Front Page Titles (by Subject) 120.: Election Petitions and Corrupt Practices at Elections  18 JULY, 1868 - The Collected Works of John Stuart Mill, Volume XXVIII The Collected Works of John Stuart Mill, Volume XXVIII - Public and Parliamentary Speeches Part I November 1850 - November 1868
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120.: Election Petitions and Corrupt Practices at Elections  18 JULY, 1868 - John Stuart Mill, The Collected Works of John Stuart Mill, Volume XXVIII The Collected Works of John Stuart Mill, Volume XXVIII - Public and Parliamentary Speeches Part I November 1850 - November 1868 
The Collected Works of John Stuart Mill, Volume XXVIII - Public and Parliamentary Speeches Part I November 1850 - November 1868, ed. John M. Robson and Bruce L. Kinzer (Toronto: University of Toronto Press, London: Routledge and Kegan Paul, 1988).
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Election Petitions and Corrupt Practices at Elections 
PD, 3rd ser., Vol. 193, cols. 1449, 1451, 1456. Reported in The Times, 20 July, p. 6, from which the variants and response are taken. For the Bill, see No. 89 The discussion in Committee was on an additional Clause proposed by Fawcett, which provided that the expenses of returning officers be paid out of the rates, and required a deposit on behalf of every candidate of £100, such monies, in the case of candidates receiving less than 10% of the votes received by the least successful of the successful candidates, to be used to help defray expenses (cols. 1443–4). After some discussion, including the assertion that candidates’ paying of returning officers was not a corrupt practice, the case was raised of Members who, having accepted office, had to stand for re-election: Should the rates cover their expenses?
ais it fair or reasonable to take advantage of a technical difficulty in order to leave a question of this sort undecided until after the next election? If in a purely legal point of view it does not belong to the subject of corrupt practices, yet it belongs to a system of measures of which that relating to corrupt practices is the completion. Unless it be agreed to, the system will be left incomplete, and the Reform Act will, in some important respects, actually deteriorate the representation, for its practical effect will be to bring us nearer to a plutocracy than we ever have been before.a I would most earnestly appeal to the honourable Member for Suffolk (Mr. Corrance), who has made so excellent a speech in favour of the proposition,1 to put for the present in abeyance his objections to any additional burthen on the local rates—objections in which, as I have stated on a former occasion,2 I in part agree, and which will certainly, with the whole subject of the incidence of rates, come under the early consideration of the new Parliament. I beg him to trust the fairness and sense of justice of the future House of Commons, and not to resist a provision required for the beneficial working of our political institutions, because it involves a very small, and probably temporary, addition to the local expenditure. (Hear, hear.)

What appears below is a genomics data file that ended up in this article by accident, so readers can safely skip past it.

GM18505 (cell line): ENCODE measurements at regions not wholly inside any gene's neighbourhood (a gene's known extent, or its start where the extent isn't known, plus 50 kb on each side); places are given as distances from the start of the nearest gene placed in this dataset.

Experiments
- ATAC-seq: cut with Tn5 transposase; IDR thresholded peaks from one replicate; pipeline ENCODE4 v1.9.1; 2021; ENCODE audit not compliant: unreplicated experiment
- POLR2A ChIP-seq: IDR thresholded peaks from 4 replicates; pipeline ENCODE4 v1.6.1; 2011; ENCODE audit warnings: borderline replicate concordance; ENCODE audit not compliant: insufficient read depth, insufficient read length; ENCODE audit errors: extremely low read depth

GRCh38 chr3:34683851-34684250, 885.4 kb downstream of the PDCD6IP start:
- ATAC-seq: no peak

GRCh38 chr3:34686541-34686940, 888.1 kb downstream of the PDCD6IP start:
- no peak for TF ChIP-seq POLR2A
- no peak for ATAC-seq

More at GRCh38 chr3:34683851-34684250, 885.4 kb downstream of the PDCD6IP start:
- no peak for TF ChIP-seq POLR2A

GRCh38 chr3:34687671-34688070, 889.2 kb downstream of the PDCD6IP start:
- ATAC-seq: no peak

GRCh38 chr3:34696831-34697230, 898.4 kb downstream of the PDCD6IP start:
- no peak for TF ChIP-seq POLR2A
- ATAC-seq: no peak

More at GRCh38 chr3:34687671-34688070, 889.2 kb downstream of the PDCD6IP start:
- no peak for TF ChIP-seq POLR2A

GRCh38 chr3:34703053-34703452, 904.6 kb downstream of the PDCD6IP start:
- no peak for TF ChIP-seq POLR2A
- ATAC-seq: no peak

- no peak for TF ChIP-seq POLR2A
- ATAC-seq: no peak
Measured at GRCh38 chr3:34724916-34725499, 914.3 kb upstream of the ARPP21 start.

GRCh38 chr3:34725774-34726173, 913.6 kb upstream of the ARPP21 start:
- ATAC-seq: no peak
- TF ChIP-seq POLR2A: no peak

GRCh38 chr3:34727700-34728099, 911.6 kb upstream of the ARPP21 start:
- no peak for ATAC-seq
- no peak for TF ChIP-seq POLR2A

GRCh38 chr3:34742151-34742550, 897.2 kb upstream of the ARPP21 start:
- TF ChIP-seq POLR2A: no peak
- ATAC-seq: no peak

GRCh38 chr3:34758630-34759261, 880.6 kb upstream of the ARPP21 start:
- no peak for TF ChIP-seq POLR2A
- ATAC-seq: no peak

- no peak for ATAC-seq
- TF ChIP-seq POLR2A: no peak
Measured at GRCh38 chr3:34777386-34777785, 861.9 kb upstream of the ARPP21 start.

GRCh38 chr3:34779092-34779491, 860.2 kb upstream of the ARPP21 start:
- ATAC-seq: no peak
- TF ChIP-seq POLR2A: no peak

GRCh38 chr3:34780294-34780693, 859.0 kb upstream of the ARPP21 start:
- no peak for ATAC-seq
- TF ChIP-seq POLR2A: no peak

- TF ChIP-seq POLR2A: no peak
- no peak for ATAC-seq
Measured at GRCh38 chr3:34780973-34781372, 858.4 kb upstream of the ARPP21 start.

[There was still objection to the requirement that £100 be deposited.]
Mr. J. Stuart Mill said, the House would be glad to learn that anyone could be nominated and elected who was not in possession of £100, but whose friends were willing to put down £100 for him.
[Discussion continued on the question of the deposit, and that proviso was removed from the Clause, which was then approved. Then the debate turned to a further Clause that candidates be required to subscribe to a declaration of honesty. It was objected that such declarations would not prevent lying.]
Mr. J. Stuart Mill said, it was no great compliment to the House to represent that it consisted of persons whom a declaration upon honour would not bind. He himself thought a declaration on honour would bind the Members of the House, provided it was imposed with a serious intention of doing so. It had been too much the fashion to regard these declarations as mere forms; but they were so only when the engagement which they made was one which opinion did not really desire to enforce. The object should be to impress upon Members that the House was really in earnest and meant the declaration to be a sincere one. That object was sought to be obtained by the penalty of £500, and he thought this would be a means of enforcing the declaration.
[After further discussion,]
bMr. Mill said that many of the amendments undisposed of were of considerable importance. Four of them were at least as important as those which had been discussed already. He doubted whether it would not be better to go on with the discussion than postpone it till the fag end of the evening.b
[After Disraeli said that he would bring the Bill on as the first order of the day on Wednesday, the Clause was negatived.]
[a-a]TT Even supposing that logically or properly this clause has nothing to do with corrupt practices, would the House make use of a technical difficulty in the way of inserting in what might be called the completion of the measures of Reform a clause which would go far to show the people that Parliament did not mean, under the guise of a wide scheme of enfranchisement, to impose on the country a scheme which would enable parties to make the representation a plutocracy?
[1 ]Cols. 1445–6.
[2 ]See No. 95 (12 May, 1868).